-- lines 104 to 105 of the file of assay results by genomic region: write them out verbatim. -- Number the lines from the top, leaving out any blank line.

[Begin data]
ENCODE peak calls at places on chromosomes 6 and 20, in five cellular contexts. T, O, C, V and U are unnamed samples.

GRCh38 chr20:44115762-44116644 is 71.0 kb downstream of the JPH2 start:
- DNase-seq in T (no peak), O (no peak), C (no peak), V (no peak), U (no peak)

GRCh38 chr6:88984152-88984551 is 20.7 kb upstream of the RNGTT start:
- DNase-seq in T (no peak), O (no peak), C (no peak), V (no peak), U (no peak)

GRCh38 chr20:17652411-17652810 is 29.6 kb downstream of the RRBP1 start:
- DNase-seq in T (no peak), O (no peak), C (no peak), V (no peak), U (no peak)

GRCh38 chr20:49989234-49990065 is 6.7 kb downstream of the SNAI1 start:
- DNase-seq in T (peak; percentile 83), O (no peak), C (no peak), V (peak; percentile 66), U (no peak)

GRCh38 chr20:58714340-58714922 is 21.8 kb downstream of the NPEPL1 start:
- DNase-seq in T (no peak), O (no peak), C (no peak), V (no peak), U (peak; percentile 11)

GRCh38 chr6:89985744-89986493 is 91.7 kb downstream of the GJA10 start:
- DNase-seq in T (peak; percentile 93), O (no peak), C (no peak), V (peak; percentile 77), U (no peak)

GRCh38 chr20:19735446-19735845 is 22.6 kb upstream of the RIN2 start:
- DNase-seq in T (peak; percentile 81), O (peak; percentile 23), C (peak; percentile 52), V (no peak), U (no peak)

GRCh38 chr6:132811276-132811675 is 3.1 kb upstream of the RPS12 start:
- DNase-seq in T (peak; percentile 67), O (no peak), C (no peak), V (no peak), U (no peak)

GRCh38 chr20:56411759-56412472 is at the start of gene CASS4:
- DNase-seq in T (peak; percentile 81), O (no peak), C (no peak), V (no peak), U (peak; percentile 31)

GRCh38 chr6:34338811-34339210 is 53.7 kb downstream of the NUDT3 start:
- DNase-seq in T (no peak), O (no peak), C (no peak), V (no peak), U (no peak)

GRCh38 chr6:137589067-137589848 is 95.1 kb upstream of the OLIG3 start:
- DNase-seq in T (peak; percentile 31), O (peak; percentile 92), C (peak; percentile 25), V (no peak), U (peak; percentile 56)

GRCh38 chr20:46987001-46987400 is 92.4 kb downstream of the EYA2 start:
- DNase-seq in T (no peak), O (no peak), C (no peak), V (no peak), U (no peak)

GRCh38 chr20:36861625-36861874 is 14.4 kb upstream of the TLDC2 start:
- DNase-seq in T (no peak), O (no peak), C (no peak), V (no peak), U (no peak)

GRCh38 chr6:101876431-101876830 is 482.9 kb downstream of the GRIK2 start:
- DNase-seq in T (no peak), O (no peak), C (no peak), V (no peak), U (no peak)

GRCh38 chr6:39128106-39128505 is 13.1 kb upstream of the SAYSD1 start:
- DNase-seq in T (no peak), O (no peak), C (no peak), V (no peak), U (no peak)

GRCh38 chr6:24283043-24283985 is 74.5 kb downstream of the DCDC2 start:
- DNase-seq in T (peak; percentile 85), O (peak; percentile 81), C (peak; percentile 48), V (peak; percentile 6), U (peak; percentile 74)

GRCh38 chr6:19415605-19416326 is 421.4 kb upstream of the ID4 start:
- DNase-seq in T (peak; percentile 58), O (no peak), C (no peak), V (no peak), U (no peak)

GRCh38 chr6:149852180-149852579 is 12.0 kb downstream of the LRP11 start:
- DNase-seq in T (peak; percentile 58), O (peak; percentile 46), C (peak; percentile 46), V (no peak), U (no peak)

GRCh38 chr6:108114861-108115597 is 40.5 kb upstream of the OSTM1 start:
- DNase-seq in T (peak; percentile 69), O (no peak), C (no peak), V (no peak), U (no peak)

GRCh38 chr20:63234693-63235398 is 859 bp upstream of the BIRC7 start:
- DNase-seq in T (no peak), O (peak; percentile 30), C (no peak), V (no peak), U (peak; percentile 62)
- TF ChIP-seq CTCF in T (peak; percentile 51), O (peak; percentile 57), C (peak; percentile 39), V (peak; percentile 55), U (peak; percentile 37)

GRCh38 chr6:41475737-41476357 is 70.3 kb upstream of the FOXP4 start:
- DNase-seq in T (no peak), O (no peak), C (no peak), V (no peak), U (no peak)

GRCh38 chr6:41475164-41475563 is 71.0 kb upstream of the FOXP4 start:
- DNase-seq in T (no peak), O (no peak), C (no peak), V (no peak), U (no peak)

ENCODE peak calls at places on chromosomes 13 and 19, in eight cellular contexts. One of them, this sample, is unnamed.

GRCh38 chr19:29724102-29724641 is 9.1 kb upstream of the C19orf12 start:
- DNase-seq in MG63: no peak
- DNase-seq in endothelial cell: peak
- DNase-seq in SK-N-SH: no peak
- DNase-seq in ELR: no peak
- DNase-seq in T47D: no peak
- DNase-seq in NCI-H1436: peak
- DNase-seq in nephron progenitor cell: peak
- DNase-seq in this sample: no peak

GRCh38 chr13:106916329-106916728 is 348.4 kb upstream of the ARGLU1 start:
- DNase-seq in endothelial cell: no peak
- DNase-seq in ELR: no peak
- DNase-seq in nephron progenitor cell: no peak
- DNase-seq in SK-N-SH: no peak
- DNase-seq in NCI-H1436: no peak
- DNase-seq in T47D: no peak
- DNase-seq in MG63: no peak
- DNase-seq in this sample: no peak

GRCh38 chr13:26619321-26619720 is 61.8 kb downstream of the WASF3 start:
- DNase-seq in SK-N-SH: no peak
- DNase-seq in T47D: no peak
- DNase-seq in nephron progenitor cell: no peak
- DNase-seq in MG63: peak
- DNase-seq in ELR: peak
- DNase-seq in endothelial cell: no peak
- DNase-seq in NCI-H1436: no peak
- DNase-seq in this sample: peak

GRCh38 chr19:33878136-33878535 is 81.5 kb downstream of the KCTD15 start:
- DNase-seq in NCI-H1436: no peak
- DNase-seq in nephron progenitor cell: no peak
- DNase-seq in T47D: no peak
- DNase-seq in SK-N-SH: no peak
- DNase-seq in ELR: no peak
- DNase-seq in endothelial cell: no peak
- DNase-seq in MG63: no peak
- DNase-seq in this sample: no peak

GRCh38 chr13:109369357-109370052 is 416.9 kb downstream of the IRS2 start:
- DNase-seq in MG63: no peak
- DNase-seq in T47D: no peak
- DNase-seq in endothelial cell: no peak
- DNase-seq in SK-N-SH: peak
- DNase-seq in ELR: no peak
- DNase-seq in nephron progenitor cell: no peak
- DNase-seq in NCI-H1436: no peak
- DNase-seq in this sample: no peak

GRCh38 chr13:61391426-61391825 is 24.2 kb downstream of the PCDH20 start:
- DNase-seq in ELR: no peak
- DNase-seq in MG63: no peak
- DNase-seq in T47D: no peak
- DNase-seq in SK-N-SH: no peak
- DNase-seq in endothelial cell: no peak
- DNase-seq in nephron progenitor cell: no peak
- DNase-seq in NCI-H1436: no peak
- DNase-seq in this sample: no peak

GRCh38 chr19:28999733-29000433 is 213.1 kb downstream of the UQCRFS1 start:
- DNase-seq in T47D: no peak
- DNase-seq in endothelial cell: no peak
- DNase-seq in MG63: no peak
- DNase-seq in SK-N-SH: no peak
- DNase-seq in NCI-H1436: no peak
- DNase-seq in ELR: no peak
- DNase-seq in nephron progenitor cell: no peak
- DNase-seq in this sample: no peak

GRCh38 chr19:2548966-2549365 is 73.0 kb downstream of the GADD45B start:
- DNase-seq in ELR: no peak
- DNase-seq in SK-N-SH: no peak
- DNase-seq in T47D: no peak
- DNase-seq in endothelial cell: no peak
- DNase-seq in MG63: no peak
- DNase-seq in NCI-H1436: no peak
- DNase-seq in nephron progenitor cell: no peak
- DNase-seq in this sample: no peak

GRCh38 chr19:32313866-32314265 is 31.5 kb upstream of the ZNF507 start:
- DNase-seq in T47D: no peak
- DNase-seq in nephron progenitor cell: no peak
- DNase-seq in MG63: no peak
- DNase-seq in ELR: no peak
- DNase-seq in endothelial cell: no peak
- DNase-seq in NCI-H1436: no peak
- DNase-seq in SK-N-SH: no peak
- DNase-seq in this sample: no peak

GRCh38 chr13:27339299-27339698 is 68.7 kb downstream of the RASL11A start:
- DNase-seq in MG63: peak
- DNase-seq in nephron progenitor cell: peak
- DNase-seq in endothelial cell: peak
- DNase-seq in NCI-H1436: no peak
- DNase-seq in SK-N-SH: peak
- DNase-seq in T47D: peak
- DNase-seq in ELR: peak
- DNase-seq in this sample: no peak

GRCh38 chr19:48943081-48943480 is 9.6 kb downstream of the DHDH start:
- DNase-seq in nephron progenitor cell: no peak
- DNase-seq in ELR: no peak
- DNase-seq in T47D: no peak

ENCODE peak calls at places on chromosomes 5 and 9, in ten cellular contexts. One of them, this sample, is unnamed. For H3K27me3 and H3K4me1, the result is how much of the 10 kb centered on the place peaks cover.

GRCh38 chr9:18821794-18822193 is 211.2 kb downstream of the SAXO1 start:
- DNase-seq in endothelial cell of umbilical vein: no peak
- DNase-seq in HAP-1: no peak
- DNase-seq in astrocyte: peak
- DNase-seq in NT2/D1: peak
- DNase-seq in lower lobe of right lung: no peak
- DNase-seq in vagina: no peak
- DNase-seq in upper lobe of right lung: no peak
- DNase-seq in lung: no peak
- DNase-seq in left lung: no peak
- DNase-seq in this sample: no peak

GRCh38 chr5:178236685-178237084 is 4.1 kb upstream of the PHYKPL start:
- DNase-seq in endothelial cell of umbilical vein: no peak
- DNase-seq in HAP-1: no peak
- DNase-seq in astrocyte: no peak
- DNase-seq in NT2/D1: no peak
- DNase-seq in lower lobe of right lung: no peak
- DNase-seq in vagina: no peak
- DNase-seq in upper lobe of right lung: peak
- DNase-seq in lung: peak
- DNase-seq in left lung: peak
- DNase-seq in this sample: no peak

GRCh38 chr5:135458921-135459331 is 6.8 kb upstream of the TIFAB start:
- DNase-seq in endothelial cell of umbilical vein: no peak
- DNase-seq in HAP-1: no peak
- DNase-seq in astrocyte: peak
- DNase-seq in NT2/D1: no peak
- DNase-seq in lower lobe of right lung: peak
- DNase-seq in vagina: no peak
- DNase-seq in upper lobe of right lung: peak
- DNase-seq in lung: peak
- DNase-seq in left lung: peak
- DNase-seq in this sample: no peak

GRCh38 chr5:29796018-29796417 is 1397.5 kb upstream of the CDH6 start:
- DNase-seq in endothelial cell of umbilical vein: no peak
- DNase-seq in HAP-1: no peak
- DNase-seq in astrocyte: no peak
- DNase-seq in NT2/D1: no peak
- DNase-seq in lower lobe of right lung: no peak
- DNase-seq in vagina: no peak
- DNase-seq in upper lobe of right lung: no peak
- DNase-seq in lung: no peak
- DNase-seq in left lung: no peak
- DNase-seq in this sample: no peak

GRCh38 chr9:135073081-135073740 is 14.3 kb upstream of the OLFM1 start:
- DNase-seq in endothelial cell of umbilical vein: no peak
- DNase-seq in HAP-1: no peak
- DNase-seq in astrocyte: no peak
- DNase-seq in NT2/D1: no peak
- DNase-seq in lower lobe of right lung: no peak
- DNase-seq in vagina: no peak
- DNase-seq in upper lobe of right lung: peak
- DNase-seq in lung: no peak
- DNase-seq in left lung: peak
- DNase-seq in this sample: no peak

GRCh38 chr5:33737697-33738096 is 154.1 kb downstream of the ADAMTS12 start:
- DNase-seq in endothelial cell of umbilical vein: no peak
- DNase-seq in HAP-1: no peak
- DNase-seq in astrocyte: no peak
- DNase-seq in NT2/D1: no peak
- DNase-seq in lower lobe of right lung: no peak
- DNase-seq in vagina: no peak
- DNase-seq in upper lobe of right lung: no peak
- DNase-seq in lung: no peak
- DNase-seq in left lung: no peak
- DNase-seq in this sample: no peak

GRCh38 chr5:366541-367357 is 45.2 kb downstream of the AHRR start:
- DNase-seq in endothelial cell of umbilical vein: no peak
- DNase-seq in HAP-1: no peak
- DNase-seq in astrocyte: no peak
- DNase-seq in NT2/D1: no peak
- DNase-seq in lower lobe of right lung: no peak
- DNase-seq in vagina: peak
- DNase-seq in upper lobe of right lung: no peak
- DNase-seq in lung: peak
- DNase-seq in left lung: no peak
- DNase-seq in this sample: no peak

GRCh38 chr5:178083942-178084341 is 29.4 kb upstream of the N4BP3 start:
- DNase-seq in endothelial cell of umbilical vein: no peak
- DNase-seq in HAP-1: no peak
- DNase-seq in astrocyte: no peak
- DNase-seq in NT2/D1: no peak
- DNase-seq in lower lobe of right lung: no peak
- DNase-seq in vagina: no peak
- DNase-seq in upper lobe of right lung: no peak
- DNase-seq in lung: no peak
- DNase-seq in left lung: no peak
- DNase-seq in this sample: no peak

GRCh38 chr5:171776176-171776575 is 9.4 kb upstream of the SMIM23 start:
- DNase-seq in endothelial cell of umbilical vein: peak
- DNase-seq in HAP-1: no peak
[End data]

- DNase-seq in endothelial cell: no peak
- DNase-seq in MG63: no peak